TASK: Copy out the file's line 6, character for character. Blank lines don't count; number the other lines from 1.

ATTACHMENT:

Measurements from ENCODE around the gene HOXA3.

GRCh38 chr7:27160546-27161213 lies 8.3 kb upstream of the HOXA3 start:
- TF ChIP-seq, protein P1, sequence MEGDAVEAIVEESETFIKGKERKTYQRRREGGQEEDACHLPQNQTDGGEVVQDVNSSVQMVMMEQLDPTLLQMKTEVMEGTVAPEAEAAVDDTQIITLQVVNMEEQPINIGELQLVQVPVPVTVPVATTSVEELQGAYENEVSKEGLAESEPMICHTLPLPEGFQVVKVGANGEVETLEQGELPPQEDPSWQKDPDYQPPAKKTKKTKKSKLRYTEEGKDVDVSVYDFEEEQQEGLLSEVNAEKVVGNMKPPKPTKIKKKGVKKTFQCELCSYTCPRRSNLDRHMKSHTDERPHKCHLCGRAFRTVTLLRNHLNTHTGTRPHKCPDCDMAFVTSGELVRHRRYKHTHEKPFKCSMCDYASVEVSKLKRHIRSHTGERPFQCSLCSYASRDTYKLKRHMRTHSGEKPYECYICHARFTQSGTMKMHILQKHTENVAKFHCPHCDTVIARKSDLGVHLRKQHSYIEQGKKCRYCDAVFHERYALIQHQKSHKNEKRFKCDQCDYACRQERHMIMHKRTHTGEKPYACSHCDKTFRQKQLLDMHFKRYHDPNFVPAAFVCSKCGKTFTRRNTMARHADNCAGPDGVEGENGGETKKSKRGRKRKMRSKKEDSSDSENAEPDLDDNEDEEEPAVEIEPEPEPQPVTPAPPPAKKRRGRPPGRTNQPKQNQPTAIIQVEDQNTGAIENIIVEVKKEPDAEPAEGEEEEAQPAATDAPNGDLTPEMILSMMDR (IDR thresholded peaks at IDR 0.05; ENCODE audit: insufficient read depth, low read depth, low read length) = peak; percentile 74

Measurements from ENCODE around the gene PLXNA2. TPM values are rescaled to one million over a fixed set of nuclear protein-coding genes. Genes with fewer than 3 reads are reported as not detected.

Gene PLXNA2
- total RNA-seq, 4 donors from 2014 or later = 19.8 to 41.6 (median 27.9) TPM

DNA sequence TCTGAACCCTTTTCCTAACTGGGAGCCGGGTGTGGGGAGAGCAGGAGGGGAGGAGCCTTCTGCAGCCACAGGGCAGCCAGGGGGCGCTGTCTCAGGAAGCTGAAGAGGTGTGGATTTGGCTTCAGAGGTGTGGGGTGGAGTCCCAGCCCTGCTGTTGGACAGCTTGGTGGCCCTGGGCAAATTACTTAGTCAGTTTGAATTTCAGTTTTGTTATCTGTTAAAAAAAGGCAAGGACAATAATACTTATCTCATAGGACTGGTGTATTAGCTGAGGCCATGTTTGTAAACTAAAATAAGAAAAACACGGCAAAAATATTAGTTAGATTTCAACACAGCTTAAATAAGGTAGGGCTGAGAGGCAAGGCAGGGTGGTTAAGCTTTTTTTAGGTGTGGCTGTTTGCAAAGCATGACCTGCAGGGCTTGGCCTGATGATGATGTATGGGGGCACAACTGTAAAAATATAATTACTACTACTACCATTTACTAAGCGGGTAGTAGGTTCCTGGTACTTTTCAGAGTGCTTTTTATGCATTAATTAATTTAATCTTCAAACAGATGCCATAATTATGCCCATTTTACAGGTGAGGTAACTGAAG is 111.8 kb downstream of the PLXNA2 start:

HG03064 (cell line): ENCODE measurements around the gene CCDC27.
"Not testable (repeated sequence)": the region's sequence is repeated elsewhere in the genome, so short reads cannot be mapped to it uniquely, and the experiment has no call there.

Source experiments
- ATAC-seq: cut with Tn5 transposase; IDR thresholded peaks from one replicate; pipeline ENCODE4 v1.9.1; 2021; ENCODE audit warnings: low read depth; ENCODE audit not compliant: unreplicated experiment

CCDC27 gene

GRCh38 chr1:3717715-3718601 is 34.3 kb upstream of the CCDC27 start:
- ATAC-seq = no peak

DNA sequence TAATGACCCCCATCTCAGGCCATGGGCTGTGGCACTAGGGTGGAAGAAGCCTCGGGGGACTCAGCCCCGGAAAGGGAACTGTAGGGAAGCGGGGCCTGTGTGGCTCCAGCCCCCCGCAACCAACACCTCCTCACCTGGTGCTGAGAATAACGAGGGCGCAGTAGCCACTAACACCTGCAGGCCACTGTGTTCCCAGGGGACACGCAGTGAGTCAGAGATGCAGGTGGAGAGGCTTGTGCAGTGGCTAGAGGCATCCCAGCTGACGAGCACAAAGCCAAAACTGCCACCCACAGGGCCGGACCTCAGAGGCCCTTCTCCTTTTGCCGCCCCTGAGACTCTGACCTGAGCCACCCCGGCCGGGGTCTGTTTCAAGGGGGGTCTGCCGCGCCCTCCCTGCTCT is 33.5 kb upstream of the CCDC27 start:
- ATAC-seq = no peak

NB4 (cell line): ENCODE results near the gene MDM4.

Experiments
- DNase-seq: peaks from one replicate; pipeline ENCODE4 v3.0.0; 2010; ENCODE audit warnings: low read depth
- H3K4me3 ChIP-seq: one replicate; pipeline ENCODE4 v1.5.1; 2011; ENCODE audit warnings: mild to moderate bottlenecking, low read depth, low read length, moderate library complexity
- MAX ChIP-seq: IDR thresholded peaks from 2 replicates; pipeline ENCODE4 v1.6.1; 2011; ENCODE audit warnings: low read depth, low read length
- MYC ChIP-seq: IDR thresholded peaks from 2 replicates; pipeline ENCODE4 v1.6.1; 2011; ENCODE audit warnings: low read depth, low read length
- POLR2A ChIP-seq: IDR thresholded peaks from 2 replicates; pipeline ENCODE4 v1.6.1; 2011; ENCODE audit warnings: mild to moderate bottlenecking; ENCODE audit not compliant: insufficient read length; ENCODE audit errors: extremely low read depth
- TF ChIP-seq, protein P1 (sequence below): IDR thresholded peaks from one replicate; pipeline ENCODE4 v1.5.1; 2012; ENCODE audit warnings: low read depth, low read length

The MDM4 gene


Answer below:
- total RNA-seq, 4 donors from 2014 or later = 19.8 to 41.6 (median 27.9) TPM